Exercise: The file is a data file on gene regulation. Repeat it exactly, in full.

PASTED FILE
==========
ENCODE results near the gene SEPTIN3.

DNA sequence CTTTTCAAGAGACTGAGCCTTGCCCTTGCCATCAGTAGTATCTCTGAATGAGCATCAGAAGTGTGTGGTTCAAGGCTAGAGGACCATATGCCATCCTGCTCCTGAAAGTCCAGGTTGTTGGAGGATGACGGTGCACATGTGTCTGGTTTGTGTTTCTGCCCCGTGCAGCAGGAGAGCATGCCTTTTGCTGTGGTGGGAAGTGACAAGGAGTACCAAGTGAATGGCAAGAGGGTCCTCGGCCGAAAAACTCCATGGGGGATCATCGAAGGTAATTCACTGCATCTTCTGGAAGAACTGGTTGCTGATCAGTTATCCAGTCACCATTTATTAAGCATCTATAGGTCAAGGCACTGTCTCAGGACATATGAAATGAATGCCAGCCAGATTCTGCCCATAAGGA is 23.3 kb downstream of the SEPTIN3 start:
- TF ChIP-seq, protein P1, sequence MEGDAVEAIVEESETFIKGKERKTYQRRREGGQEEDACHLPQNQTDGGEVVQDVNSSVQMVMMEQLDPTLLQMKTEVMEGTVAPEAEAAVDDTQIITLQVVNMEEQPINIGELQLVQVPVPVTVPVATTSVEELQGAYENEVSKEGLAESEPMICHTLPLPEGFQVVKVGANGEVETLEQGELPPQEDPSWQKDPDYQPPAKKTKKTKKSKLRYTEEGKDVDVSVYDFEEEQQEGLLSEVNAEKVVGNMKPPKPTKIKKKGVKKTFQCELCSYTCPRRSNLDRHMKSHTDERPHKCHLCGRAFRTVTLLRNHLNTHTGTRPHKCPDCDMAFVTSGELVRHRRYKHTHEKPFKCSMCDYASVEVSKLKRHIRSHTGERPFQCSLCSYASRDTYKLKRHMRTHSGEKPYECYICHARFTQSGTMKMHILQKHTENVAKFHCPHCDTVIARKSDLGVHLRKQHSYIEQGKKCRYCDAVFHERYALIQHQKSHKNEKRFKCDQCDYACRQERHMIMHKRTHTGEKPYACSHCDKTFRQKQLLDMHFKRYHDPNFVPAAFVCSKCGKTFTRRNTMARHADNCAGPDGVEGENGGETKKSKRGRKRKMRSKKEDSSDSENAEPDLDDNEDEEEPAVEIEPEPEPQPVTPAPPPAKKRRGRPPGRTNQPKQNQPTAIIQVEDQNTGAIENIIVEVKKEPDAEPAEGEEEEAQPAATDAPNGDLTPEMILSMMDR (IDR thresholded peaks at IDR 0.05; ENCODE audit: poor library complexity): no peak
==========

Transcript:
ENCODE results near the gene SEPTIN3.

DNA sequence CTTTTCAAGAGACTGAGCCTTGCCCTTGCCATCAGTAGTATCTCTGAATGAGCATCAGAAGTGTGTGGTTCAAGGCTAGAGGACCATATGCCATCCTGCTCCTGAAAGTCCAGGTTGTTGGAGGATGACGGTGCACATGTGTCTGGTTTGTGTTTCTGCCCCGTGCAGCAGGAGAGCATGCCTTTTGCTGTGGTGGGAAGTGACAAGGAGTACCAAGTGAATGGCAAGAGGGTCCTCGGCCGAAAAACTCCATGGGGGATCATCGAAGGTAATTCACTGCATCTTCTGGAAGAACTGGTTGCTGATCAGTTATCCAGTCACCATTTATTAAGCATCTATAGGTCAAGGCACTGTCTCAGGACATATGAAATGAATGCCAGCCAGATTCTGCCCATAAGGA is 23.3 kb downstream of the SEPTIN3 start:
- TF ChIP-seq, protein P1, sequence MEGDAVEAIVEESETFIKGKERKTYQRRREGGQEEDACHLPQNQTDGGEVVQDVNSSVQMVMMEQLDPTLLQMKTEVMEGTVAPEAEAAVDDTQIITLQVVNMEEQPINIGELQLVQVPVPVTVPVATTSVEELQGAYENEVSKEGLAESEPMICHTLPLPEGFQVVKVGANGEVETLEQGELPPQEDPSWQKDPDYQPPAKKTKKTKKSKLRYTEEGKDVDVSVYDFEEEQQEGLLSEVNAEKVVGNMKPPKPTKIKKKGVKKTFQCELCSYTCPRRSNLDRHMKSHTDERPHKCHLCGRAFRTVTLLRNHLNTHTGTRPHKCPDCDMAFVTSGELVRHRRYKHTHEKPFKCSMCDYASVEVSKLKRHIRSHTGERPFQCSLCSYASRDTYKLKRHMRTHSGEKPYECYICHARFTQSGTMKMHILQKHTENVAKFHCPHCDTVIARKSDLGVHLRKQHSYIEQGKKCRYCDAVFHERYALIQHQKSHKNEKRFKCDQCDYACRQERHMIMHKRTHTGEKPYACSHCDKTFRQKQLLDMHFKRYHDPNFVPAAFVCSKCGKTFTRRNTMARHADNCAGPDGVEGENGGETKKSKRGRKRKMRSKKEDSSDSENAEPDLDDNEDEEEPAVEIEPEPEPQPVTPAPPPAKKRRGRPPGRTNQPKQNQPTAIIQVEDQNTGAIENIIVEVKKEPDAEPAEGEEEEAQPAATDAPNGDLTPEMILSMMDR (IDR thresholded peaks at IDR 0.05; ENCODE audit: poor library complexity): no peak